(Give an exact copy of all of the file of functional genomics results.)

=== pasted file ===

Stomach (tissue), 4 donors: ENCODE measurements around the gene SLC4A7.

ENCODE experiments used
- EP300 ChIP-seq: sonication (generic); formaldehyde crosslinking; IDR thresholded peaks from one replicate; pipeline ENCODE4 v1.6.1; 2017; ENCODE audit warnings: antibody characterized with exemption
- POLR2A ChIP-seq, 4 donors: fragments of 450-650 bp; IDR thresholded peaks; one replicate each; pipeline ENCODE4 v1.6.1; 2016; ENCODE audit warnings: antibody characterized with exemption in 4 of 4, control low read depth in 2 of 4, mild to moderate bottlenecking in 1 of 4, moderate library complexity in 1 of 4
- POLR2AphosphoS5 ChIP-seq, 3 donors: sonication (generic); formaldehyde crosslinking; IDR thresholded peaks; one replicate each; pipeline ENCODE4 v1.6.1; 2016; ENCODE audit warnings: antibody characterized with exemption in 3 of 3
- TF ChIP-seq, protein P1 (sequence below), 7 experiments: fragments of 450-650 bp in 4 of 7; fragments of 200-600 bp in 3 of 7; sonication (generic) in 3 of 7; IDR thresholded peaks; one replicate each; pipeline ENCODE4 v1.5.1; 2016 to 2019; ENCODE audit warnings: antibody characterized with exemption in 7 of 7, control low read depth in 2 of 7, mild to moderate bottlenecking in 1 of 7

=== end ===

Stomach (tissue), 4 donors: ENCODE measurements around the gene SLC4A7.

ENCODE experiments used
- EP300 ChIP-seq: sonication (generic); formaldehyde crosslinking; IDR thresholded peaks from one replicate; pipeline ENCODE4 v1.6.1; 2017; ENCODE audit warnings: antibody characterized with exemption
- POLR2A ChIP-seq, 4 donors: fragments of 450-650 bp; IDR thresholded peaks; one replicate each; pipeline ENCODE4 v1.6.1; 2016; ENCODE audit warnings: antibody characterized with exemption in 4 of 4, control low read depth in 2 of 4, mild to moderate bottlenecking in 1 of 4, moderate library complexity in 1 of 4
- POLR2AphosphoS5 ChIP-seq, 3 donors: sonication (generic); formaldehyde crosslinking; IDR thresholded peaks; one replicate each; pipeline ENCODE4 v1.6.1; 2016; ENCODE audit warnings: antibody characterized with exemption in 3 of 3
- TF ChIP-seq, protein P1 (sequence below), 7 experiments: fragments of 450-650 bp in 4 of 7; fragments of 200-600 bp in 3 of 7; sonication (generic) in 3 of 7; IDR thresholded peaks; one replicate each; pipeline ENCODE4 v1.5.1; 2016 to 2019; ENCODE audit warnings: antibody characterized with exemption in 7 of 7, control low read depth in 2 of 7, mild to moderate bottlenecking in 1 of 7